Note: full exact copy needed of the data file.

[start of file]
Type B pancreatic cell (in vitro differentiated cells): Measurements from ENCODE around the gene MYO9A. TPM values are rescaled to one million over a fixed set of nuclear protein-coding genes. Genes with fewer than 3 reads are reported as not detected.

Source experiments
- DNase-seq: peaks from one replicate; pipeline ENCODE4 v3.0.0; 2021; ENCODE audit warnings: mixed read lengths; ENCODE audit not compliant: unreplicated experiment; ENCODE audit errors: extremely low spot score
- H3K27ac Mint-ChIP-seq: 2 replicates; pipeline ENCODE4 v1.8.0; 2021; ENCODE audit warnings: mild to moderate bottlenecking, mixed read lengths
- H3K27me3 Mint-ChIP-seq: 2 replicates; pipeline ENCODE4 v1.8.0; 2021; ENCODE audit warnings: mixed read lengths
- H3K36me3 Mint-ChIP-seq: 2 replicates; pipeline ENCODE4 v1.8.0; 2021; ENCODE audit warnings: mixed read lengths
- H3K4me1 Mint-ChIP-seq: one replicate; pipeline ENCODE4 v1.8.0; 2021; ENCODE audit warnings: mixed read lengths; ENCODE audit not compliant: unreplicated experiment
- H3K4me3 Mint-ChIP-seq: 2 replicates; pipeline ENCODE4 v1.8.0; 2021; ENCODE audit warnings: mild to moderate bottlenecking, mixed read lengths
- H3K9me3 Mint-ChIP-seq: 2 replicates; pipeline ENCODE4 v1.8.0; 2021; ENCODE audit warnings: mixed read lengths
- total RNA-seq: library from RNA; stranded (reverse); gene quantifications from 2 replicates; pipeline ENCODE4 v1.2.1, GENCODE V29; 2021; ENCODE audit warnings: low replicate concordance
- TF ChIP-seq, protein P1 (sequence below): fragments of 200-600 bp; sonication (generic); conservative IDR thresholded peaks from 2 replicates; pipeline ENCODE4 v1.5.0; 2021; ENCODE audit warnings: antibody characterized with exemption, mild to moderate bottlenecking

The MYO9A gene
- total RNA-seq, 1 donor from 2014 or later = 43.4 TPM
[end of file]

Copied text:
Type B pancreatic cell (in vitro differentiated cells): Measurements from ENCODE around the gene MYO9A. TPM values are rescaled to one million over a fixed set of nuclear protein-coding genes. Genes with fewer than 3 reads are reported as not detected.

Source experiments
- DNase-seq: peaks from one replicate; pipeline ENCODE4 v3.0.0; 2021; ENCODE audit warnings: mixed read lengths; ENCODE audit not compliant: unreplicated experiment; ENCODE audit errors: extremely low spot score
- H3K27ac Mint-ChIP-seq: 2 replicates; pipeline ENCODE4 v1.8.0; 2021; ENCODE audit warnings: mild to moderate bottlenecking, mixed read lengths
- H3K27me3 Mint-ChIP-seq: 2 replicates; pipeline ENCODE4 v1.8.0; 2021; ENCODE audit warnings: mixed read lengths
- H3K36me3 Mint-ChIP-seq: 2 replicates; pipeline ENCODE4 v1.8.0; 2021; ENCODE audit warnings: mixed read lengths
- H3K4me1 Mint-ChIP-seq: one replicate; pipeline ENCODE4 v1.8.0; 2021; ENCODE audit warnings: mixed read lengths; ENCODE audit not compliant: unreplicated experiment
- H3K4me3 Mint-ChIP-seq: 2 replicates; pipeline ENCODE4 v1.8.0; 2021; ENCODE audit warnings: mild to moderate bottlenecking, mixed read lengths
- H3K9me3 Mint-ChIP-seq: 2 replicates; pipeline ENCODE4 v1.8.0; 2021; ENCODE audit warnings: mixed read lengths
- total RNA-seq: library from RNA; stranded (reverse); gene quantifications from 2 replicates; pipeline ENCODE4 v1.2.1, GENCODE V29; 2021; ENCODE audit warnings: low replicate concordance
- TF ChIP-seq, protein P1 (sequence below): fragments of 200-600 bp; sonication (generic); conservative IDR thresholded peaks from 2 replicates; pipeline ENCODE4 v1.5.0; 2021; ENCODE audit warnings: antibody characterized with exemption, mild to moderate bottlenecking

The MYO9A gene
- total RNA-seq, 1 donor from 2014 or later = 43.4 TPM